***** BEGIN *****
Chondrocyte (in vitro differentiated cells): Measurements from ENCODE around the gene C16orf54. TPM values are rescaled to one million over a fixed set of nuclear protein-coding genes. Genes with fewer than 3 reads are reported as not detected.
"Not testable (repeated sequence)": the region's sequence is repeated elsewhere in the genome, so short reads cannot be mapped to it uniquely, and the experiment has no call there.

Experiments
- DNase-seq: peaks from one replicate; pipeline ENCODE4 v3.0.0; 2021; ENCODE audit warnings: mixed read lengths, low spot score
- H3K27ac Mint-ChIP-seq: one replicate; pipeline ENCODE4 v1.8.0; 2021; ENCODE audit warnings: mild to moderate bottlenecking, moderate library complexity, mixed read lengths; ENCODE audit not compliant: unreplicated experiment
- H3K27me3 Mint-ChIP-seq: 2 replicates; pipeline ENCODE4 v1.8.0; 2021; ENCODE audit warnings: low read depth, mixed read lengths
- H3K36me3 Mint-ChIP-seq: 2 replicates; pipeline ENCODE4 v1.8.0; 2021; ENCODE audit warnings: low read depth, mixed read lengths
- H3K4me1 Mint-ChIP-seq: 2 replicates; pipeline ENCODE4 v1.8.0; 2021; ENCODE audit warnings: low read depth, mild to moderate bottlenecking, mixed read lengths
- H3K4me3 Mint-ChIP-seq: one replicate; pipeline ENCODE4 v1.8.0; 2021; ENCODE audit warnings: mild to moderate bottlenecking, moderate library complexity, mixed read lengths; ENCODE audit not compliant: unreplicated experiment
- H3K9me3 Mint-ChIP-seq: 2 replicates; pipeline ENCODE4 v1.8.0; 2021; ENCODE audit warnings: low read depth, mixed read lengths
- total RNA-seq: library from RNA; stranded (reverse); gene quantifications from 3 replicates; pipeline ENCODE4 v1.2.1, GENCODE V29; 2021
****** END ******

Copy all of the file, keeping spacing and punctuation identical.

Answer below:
Chondrocyte (in vitro differentiated cells): Measurements from ENCODE around the gene C16orf54. TPM values are rescaled to one million over a fixed set of nuclear protein-coding genes. Genes with fewer than 3 reads are reported as not detected.
"Not testable (repeated sequence)": the region's sequence is repeated elsewhere in the genome, so short reads cannot be mapped to it uniquely, and the experiment has no call there.

Experiments
- DNase-seq: peaks from one replicate; pipeline ENCODE4 v3.0.0; 2021; ENCODE audit warnings: mixed read lengths, low spot score
- H3K27ac Mint-ChIP-seq: one replicate; pipeline ENCODE4 v1.8.0; 2021; ENCODE audit warnings: mild to moderate bottlenecking, moderate library complexity, mixed read lengths; ENCODE audit not compliant: unreplicated experiment
- H3K27me3 Mint-ChIP-seq: 2 replicates; pipeline ENCODE4 v1.8.0; 2021; ENCODE audit warnings: low read depth, mixed read lengths
- H3K36me3 Mint-ChIP-seq: 2 replicates; pipeline ENCODE4 v1.8.0; 2021; ENCODE audit warnings: low read depth, mixed read lengths
- H3K4me1 Mint-ChIP-seq: 2 replicates; pipeline ENCODE4 v1.8.0; 2021; ENCODE audit warnings: low read depth, mild to moderate bottlenecking, mixed read lengths
- H3K4me3 Mint-ChIP-seq: one replicate; pipeline ENCODE4 v1.8.0; 2021; ENCODE audit warnings: mild to moderate bottlenecking, moderate library complexity, mixed read lengths; ENCODE audit not compliant: unreplicated experiment
- H3K9me3 Mint-ChIP-seq: 2 replicates; pipeline ENCODE4 v1.8.0; 2021; ENCODE audit warnings: low read depth, mixed read lengths
- total RNA-seq: library from RNA; stranded (reverse); gene quantifications from 3 replicates; pipeline ENCODE4 v1.2.1, GENCODE V29; 2021